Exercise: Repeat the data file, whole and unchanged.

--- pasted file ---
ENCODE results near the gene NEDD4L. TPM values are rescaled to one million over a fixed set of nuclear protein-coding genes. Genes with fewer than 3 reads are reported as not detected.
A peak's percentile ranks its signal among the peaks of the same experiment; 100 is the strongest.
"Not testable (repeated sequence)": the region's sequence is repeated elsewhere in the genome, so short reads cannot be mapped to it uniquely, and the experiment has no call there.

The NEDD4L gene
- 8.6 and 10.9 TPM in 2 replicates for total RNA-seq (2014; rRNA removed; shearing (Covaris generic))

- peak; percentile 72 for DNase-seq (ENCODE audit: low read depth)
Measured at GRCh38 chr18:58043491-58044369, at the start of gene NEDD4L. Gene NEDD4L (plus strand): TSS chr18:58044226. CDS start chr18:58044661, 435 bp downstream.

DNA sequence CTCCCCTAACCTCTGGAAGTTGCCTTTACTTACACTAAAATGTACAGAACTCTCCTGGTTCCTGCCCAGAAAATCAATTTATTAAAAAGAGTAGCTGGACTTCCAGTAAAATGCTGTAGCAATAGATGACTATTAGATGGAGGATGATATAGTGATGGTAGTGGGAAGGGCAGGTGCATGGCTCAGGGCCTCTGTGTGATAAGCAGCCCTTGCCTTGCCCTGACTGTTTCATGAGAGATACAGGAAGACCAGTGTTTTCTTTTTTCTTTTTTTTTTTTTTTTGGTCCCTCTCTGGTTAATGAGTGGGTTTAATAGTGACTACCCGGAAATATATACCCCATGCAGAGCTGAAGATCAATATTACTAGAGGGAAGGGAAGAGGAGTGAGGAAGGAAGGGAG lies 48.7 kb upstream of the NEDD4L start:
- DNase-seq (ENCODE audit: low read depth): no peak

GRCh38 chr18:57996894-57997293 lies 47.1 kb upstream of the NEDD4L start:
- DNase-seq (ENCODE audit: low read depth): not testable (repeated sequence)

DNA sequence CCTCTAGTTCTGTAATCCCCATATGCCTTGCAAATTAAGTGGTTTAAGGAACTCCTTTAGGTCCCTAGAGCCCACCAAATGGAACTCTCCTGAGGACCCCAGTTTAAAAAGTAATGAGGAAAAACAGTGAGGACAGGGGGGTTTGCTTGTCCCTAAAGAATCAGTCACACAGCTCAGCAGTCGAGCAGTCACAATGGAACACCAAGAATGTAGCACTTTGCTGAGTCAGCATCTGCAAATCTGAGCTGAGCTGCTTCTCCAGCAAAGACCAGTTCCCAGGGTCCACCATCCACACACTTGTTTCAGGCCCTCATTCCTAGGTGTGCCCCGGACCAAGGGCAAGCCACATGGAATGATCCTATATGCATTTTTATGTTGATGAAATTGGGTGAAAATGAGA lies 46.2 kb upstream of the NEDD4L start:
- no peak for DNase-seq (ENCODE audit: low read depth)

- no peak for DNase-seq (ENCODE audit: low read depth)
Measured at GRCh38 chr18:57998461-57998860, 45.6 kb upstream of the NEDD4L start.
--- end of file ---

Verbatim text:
ENCODE results near the gene NEDD4L. TPM values are rescaled to one million over a fixed set of nuclear protein-coding genes. Genes with fewer than 3 reads are reported as not detected.
A peak's percentile ranks its signal among the peaks of the same experiment; 100 is the strongest.
"Not testable (repeated sequence)": the region's sequence is repeated elsewhere in the genome, so short reads cannot be mapped to it uniquely, and the experiment has no call there.

The NEDD4L gene
- 8.6 and 10.9 TPM in 2 replicates for total RNA-seq (2014; rRNA removed; shearing (Covaris generic))

- peak; percentile 72 for DNase-seq (ENCODE audit: low read depth)
Measured at GRCh38 chr18:58043491-58044369, at the start of gene NEDD4L. Gene NEDD4L (plus strand): TSS chr18:58044226. CDS start chr18:58044661, 435 bp downstream.

DNA sequence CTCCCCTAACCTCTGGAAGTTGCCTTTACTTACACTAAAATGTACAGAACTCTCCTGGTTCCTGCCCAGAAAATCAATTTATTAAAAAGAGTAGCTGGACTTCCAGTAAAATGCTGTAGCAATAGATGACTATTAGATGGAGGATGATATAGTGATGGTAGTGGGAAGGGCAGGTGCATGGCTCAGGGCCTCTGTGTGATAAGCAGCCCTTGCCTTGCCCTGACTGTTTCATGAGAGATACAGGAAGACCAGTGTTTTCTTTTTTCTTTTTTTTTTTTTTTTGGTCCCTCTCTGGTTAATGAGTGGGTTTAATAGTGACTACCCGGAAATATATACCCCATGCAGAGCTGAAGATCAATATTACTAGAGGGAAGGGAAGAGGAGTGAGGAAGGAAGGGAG lies 48.7 kb upstream of the NEDD4L start:
- DNase-seq (ENCODE audit: low read depth): no peak

GRCh38 chr18:57996894-57997293 lies 47.1 kb upstream of the NEDD4L start:
- DNase-seq (ENCODE audit: low read depth): not testable (repeated sequence)

DNA sequence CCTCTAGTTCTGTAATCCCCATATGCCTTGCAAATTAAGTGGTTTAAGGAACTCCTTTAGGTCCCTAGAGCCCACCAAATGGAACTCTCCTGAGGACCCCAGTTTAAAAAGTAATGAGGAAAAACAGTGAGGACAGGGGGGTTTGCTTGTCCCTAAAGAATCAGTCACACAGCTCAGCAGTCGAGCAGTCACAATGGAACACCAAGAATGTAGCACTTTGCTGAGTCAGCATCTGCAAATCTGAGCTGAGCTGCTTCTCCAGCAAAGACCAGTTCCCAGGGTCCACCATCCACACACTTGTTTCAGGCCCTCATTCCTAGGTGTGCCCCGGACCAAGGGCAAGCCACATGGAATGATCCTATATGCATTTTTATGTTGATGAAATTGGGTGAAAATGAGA lies 46.2 kb upstream of the NEDD4L start:
- no peak for DNase-seq (ENCODE audit: low read depth)

- no peak for DNase-seq (ENCODE audit: low read depth)
Measured at GRCh38 chr18:57998461-57998860, 45.6 kb upstream of the NEDD4L start.